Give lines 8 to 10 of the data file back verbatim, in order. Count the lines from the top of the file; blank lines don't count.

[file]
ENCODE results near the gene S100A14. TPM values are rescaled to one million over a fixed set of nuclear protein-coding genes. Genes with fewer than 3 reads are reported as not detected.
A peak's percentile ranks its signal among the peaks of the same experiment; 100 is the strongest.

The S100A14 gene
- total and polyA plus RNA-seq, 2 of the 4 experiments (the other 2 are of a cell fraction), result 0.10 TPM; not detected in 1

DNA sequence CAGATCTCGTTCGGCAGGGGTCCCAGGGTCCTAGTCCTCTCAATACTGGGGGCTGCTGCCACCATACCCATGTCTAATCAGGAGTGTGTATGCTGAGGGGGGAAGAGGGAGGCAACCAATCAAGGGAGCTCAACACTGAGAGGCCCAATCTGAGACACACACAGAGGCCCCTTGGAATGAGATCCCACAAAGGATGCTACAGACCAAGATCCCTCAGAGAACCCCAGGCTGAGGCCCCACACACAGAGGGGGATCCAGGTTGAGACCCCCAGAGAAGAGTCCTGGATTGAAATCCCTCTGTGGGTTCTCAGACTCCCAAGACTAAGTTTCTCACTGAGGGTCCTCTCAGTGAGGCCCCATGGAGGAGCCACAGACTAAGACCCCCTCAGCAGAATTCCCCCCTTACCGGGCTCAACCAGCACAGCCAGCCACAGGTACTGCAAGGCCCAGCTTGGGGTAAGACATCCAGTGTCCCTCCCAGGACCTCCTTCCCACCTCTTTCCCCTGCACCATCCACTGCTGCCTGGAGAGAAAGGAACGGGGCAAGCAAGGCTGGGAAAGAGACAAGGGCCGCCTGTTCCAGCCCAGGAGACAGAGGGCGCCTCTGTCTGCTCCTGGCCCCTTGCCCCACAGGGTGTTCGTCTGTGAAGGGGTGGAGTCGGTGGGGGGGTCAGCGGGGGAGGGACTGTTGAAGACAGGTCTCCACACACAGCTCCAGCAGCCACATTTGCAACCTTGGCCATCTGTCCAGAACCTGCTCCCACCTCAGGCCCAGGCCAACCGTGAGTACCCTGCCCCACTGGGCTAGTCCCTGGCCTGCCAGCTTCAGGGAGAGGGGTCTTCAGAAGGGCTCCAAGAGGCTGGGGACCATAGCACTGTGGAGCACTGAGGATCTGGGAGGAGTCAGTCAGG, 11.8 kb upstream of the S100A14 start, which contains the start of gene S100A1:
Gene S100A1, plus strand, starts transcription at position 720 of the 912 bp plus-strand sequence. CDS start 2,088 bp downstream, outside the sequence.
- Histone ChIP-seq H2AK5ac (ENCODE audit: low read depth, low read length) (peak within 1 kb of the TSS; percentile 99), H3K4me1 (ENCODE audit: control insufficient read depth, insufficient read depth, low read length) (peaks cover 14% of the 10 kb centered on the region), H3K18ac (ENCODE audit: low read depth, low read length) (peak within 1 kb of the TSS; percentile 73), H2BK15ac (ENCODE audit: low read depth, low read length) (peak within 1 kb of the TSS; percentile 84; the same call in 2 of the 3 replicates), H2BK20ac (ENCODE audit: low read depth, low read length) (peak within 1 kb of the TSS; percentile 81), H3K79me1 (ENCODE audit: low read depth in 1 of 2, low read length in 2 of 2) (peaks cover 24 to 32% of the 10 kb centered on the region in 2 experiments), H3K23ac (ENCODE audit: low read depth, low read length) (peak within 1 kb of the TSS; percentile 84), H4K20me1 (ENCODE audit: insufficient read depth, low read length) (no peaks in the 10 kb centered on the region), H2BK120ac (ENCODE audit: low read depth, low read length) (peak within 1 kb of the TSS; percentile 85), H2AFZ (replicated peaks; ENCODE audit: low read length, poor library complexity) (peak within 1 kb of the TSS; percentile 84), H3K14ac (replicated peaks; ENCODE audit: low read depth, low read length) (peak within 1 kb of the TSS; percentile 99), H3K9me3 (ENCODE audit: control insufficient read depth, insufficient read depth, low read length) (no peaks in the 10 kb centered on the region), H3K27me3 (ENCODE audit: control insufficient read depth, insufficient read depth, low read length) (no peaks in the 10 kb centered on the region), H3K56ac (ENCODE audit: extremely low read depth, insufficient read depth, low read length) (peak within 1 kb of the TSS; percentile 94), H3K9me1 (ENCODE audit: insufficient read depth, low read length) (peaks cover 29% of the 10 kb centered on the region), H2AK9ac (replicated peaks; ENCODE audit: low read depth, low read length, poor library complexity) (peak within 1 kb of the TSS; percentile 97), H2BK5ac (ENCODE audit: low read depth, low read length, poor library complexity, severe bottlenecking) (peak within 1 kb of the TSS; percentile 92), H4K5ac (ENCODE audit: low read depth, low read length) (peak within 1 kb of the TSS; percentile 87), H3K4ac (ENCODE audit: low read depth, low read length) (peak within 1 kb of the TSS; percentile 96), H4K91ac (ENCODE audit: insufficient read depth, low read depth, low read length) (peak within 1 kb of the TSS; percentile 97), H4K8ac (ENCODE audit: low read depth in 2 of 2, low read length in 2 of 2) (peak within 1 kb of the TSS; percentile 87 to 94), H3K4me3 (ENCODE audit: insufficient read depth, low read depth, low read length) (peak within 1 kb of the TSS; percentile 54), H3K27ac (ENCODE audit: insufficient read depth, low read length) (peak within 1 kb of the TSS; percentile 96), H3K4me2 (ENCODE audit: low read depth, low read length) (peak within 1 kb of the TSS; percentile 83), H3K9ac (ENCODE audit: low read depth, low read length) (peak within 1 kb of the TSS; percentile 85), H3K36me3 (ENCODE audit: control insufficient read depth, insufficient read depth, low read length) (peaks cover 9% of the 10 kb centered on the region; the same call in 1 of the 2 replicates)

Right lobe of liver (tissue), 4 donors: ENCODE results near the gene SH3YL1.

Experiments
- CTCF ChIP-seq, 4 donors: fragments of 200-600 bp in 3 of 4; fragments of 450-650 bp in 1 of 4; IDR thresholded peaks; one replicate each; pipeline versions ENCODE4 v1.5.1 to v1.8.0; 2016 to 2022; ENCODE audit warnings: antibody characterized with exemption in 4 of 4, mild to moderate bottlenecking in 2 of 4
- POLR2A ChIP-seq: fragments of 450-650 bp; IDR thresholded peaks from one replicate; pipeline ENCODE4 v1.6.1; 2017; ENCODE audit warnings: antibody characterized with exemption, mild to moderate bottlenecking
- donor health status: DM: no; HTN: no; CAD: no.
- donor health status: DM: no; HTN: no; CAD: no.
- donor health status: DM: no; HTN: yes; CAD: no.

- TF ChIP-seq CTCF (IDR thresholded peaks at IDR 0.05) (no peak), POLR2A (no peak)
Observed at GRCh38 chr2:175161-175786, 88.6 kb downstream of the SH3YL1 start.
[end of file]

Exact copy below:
Right lobe of liver (tissue), 4 donors: ENCODE results near the gene SH3YL1.

Experiments
- CTCF ChIP-seq, 4 donors: fragments of 200-600 bp in 3 of 4; fragments of 450-650 bp in 1 of 4; IDR thresholded peaks; one replicate each; pipeline versions ENCODE4 v1.5.1 to v1.8.0; 2016 to 2022; ENCODE audit warnings: antibody characterized with exemption in 4 of 4, mild to moderate bottlenecking in 2 of 4